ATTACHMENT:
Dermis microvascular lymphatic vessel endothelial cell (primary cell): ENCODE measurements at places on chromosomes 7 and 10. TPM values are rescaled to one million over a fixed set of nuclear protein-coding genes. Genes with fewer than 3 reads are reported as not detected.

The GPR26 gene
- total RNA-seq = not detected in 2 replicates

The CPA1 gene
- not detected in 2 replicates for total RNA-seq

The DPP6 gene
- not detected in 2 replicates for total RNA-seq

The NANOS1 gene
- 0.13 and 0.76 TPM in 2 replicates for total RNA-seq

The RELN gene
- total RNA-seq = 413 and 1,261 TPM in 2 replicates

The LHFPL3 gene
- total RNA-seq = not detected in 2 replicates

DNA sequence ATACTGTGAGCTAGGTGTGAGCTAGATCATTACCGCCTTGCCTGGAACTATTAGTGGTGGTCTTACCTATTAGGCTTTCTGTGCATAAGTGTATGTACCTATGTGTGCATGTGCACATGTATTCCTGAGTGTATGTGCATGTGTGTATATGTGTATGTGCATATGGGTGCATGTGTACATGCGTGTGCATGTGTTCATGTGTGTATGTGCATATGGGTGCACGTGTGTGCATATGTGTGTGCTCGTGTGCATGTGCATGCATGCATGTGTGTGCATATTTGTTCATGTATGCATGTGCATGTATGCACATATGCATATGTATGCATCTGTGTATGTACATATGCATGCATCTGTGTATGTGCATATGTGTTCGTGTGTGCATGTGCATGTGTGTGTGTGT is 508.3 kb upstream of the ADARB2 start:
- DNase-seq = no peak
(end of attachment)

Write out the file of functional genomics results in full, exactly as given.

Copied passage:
Dermis microvascular lymphatic vessel endothelial cell (primary cell): ENCODE measurements at places on chromosomes 7 and 10. TPM values are rescaled to one million over a fixed set of nuclear protein-coding genes. Genes with fewer than 3 reads are reported as not detected.

The GPR26 gene
- total RNA-seq = not detected in 2 replicates

The CPA1 gene
- not detected in 2 replicates for total RNA-seq

The DPP6 gene
- not detected in 2 replicates for total RNA-seq

The NANOS1 gene
- 0.13 and 0.76 TPM in 2 replicates for total RNA-seq

The RELN gene
- total RNA-seq = 413 and 1,261 TPM in 2 replicates

The LHFPL3 gene
- total RNA-seq = not detected in 2 replicates

DNA sequence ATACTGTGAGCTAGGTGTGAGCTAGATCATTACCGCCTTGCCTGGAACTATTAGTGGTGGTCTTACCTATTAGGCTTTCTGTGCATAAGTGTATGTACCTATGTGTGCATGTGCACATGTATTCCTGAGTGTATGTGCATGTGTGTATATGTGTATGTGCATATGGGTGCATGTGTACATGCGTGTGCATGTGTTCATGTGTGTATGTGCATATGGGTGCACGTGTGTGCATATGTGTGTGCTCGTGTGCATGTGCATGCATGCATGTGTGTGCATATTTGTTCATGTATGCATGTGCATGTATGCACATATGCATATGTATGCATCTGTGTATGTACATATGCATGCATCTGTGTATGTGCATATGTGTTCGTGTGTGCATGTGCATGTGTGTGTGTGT is 508.3 kb upstream of the ADARB2 start:
- DNase-seq = no peak